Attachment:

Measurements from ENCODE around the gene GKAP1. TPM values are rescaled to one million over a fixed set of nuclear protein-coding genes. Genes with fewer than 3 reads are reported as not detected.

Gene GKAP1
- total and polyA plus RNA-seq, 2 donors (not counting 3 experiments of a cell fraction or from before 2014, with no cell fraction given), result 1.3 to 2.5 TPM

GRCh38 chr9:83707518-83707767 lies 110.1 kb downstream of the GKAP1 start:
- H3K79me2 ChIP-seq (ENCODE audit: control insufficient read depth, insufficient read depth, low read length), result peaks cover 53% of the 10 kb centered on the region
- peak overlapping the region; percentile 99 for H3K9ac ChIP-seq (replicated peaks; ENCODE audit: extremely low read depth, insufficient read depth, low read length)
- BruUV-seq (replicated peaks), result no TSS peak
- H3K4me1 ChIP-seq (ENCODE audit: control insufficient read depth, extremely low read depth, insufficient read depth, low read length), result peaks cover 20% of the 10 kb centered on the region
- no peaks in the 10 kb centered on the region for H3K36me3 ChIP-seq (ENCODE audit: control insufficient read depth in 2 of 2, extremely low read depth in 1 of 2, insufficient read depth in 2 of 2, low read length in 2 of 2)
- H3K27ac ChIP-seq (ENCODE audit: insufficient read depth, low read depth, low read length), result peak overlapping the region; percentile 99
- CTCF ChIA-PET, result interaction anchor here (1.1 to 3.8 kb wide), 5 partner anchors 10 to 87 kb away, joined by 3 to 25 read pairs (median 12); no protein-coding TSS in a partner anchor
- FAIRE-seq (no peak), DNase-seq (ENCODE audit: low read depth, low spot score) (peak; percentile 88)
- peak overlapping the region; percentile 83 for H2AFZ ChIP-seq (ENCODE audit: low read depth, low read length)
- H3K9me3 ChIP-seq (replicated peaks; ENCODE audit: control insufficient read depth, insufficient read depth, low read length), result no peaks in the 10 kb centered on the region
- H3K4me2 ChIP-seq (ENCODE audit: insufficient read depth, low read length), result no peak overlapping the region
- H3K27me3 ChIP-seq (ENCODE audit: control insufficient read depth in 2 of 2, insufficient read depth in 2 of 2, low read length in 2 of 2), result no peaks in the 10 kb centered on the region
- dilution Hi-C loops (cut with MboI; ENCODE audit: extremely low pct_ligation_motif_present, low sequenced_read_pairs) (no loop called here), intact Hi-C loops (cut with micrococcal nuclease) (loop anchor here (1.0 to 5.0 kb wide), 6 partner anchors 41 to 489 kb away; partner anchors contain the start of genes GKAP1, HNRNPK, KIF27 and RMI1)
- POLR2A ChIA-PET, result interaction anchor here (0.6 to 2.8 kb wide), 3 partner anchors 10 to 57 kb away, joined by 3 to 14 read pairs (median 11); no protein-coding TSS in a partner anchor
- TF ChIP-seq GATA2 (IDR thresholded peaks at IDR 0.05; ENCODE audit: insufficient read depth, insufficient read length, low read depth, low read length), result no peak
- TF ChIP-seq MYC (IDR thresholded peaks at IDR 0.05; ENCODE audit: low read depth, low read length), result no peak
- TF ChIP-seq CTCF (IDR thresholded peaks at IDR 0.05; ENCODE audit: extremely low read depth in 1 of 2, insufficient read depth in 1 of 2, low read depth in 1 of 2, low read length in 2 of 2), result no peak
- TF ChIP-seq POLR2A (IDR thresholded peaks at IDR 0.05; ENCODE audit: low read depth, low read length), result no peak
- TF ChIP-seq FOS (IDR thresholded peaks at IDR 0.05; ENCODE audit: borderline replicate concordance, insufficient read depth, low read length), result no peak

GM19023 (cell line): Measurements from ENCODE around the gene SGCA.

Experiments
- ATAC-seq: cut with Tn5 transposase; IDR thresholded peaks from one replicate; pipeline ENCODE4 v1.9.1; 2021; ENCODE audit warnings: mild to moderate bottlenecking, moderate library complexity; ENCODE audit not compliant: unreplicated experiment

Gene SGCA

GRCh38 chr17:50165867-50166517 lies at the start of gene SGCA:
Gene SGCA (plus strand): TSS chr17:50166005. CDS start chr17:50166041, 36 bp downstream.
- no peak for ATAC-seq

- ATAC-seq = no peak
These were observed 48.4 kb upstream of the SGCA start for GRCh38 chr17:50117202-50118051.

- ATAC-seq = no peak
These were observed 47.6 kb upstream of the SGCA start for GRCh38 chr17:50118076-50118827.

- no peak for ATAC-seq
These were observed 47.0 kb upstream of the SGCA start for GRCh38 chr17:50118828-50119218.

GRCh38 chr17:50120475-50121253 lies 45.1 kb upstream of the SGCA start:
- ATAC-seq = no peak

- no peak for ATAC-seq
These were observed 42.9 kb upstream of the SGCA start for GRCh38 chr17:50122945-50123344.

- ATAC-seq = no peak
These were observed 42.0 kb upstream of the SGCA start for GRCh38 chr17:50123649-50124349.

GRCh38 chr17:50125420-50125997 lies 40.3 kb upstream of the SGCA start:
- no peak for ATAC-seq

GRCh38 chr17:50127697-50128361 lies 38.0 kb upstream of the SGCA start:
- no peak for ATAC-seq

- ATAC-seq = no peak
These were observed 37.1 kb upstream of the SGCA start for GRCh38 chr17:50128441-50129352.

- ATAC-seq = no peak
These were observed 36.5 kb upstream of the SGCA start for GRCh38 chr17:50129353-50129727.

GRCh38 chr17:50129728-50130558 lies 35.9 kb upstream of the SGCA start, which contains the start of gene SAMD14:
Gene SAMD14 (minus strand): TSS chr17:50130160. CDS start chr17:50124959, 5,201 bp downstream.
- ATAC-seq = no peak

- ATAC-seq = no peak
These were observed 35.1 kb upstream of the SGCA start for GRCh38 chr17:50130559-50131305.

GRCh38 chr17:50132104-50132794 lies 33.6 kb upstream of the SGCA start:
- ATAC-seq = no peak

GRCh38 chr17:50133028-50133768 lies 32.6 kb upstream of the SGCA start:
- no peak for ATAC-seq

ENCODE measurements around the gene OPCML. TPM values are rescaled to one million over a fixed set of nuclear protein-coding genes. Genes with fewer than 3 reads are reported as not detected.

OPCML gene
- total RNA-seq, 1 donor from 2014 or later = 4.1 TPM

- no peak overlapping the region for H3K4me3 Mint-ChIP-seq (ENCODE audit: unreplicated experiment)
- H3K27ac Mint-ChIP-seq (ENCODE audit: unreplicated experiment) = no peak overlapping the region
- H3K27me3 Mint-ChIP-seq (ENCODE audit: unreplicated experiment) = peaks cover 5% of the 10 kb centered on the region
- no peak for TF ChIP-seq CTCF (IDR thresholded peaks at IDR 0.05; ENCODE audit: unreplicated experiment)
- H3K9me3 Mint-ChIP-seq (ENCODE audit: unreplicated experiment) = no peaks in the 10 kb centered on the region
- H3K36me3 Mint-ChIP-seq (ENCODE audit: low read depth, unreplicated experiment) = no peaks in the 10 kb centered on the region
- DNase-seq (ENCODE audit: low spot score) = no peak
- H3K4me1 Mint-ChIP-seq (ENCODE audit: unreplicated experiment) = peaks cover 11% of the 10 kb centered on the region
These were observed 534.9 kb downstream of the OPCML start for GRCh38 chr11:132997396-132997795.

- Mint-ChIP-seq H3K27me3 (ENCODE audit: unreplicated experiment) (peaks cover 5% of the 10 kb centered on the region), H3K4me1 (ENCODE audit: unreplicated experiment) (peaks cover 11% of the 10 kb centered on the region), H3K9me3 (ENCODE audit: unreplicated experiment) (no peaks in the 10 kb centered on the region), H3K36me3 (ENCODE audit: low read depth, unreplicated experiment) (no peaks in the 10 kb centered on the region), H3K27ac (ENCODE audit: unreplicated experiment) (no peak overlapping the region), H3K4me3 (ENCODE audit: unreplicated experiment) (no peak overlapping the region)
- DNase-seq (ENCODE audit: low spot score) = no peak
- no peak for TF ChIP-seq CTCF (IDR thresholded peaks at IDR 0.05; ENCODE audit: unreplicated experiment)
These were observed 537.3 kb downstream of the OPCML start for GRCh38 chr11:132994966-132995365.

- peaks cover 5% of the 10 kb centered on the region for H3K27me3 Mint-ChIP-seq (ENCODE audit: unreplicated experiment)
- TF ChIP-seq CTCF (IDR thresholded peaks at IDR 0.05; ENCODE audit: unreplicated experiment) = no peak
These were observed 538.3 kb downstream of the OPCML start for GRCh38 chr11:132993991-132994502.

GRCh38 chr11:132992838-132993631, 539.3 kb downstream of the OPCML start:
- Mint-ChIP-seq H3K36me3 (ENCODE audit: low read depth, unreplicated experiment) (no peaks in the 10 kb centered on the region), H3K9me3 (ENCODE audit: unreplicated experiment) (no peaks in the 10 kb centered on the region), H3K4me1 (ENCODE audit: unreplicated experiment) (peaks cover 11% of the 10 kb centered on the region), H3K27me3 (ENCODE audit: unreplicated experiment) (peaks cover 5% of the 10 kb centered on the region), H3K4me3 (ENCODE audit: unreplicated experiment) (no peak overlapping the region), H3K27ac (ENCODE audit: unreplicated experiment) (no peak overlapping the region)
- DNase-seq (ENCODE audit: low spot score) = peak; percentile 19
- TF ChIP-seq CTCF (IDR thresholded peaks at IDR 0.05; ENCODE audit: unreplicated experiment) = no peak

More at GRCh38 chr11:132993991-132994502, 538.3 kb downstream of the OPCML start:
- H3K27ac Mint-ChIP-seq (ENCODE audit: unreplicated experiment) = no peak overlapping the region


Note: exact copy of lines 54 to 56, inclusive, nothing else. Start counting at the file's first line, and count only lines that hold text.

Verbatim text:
- ATAC-seq = no peak
These were observed 35.1 kb upstream of the SGCA start for GRCh38 chr17:50130559-50131305.

GRCh38 chr17:50132104-50132794 lies 33.6 kb upstream of the SGCA start: